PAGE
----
When I first met Michael Moynihan, more than a decade ago now, he pretty much always had a cigarette in his hand. I know I’m not supposed to say this, but he did look cool.
Back then, we worked together on book reviews he wrote for The Wall Street Journal and also on some scoop-ey stories, like this one for Tablet.
Now Michael is a co-host of The Fifth Column podcast and a national correspondent for Vice News. He quit his favorite vice—smoking—as you’ll read about below. He’s still cool, and hopefully will be around much longer now that he gave up on the cigs. — BW
In 2017, after an adulthood of joyful and guiltless tobacco consumption, I abruptly quit smoking. This was an improbable outcome; I rather enjoyed smoking and rarely made threats to give it up. But having seen enough friends and family members die with a vigorous assist from Big Tobacco, I decided that upon publication of a book review in The Wall Street Journal, in which I praised an obscure German writer’s memoir of nicotine addiction and reluctant abstinence, I would try my hand at teutonic discipline and finally ditch the smokes.
In that review, I hinted at the inevitability of cessation, explaining that “when I conquer smoking it will be equally in response to the devastating health effects of the habit and the unrelenting social pressure.” It was time to quit because society told me so, not my lungs. And while I opposed the dreary moralism of the anti-smoking crowd, I had to acknowledge that, on the macro level, they had a point: Death was perhaps too high a price for the occasional pleasure of a cigarette.
The inevitability of a smoking-related death has been known, with varying degrees of medical certainty, since the widespread adoption of smoking in the 1920s. Prior to the social stigmatization of smoking, many of us only considered quitting to appease those who pointed to the actuarial tables, reminding us that we would be called upon to dispense money, life lessons, and fatherly advice.
But on our own, unencumbered by children and in spite of the busybodies, many smokers simply don’t mind the risk, reassured by a grandparent who survived D-Day and a few hundred thousand Lucky Strikes. Way back in 1995, Cornell professor Richard Klein, author of Cigarettes Are Sublime, pointed out that different humans might desire different life outcomes but “healthism in America has sought to make longevity the principal measure of a good life.”
But longevity sounded pretty good to me. The day my Wall Street Journal review was published, the postman showed up with a package from the San Francisco-based electronic cigarette manufacturer Juul; a buffet of flavored nicotine pods, branded with a promise to wean me off toxic combustible cigarettes.
I haven’t had a single cigarette since.
But now, five years later, I’m skulking around Manhattan’s Canal Street, finding my nicotine fix at a windowless shop owned by enterprising immigrants, ready to sell me illegal nicotine products.
That’s because in 2019, New York state, always a leader in legislative sophistry, prohibited the sale of flavored electronic cigarettes because, the argument went, kids love tasty things and adults don’t. The New York law emboldened prohibitionists at the FDA, who on June 23 ruled that while traditional cigarettes, with all of their carcinogenic promise, are still available to adults, Juul was to be shut down by government fiat. (The next day, the U.S. Court of Appeals in Washington, D.C., blocked the FDA order, giving Juul a temporary reprieve. Earlier this month, the regulatory agency agreed to conduct an additional review of Juul.)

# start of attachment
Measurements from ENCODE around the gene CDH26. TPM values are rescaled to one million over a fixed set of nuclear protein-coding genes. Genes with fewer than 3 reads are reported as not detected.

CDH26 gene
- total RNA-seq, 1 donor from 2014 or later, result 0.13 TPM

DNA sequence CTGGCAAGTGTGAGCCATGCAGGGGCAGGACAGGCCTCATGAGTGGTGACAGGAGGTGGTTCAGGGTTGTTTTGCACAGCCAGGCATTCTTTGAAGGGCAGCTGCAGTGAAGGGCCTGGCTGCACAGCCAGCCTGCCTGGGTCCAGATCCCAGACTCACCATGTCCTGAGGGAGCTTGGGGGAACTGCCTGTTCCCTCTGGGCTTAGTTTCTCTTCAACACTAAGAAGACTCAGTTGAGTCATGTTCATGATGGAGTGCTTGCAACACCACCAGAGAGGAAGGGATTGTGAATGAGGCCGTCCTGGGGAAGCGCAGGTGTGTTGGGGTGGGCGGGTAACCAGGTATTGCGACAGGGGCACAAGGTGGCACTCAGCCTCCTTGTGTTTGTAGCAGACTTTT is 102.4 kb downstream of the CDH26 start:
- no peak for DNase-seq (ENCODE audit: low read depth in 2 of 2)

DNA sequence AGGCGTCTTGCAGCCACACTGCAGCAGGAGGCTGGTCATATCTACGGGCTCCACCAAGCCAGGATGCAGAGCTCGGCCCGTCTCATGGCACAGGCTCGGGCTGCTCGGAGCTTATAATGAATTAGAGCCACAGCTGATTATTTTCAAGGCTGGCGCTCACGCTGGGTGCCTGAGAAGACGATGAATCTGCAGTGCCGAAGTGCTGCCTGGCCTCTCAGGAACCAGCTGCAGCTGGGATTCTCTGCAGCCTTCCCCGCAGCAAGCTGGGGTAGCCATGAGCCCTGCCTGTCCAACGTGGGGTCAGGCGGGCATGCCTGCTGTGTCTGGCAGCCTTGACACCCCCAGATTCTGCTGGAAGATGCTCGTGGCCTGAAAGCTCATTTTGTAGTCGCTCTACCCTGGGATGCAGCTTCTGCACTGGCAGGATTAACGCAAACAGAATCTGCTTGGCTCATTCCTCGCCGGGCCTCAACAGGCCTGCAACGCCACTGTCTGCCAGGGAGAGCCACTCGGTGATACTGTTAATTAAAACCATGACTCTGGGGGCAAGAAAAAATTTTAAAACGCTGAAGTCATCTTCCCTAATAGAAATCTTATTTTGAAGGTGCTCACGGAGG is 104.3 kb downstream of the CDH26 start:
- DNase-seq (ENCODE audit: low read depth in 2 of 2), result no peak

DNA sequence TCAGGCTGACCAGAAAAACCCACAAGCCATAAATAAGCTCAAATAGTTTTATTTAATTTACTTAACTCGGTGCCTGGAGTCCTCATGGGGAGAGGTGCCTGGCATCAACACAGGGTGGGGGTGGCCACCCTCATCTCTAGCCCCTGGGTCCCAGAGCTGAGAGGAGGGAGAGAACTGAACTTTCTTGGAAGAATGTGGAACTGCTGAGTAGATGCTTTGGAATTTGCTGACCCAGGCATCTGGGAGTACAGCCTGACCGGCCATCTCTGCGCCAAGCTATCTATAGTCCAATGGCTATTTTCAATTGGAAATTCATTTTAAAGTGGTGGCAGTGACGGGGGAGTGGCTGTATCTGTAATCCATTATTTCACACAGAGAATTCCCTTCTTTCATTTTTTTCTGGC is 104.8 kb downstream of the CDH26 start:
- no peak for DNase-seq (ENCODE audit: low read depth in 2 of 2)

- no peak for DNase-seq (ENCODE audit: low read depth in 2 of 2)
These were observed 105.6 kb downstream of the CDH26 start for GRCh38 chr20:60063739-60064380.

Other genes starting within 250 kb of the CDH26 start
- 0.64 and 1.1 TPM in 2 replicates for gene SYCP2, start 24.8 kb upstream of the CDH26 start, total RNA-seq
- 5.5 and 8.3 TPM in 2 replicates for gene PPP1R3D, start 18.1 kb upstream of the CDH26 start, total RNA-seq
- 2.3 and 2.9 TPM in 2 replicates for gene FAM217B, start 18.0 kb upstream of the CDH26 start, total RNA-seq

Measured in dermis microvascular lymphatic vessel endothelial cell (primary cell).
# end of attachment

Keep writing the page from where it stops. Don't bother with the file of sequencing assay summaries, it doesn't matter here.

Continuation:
Incompetent bureaucrats. Moralizing politicians. Dubious scientific claims. Frequent invocations of “the kids.” The government’s war on Juul has been a perfect storm of regulatory overreach.
Despite any available evidence suggesting that Juul would kill Americans with the alacrity of Marlboro Lights, beginning in 2018 the FDA attacked the company with a bizarre single mindedness, as did various state attorneys general. The allegation was that flavored vaping products were hooking a new generation of kids who would have otherwise gone to church, done yoga, and drank wheatgrass smoothies. It’s the oldest puritan trick in the book: If you want to ban something, claim that you seek its abolition in the interest of “the children.”
It worked. In 2019, the company “voluntarily” stopped selling flavored vaping products, pushing me towards surreal interactions with dealers promising, for an unreasonable fee, access to bootleg mango Juul pods.
Strangely, banning a product enjoyed by millions didn’t make it go away.
The evidence of the harm done by Juul’s products is scant, especially when compared to highly toxic combustible cigarettes. But the anti-Juul moral panic was given an assist by media puritans, who wrote countless nearly identical stories—often in nearly identical language—who amplified every shoddy study claiming vaping might even be as bad as smoking (many of which have been ably debunked by Dr. Michael Siegel of Tufts University Medical School). It became something of a requirement for reporters to describe the device as being “cool,” “resembling a USB drive,” and warning the students were being ensnared by “kid-friendly flavors” like . . . cucumber.
It was a coolness that could only be imagined by horribly uncool journalists. One could hardly imagine Keith Richards—who looks surprisingly cool when hacking and wheezing his way through a guitar solo, smoke dangling from his lower lip—exhaling plumes of vegetable-flavored glycol vapor drawn from a flashing memory stick.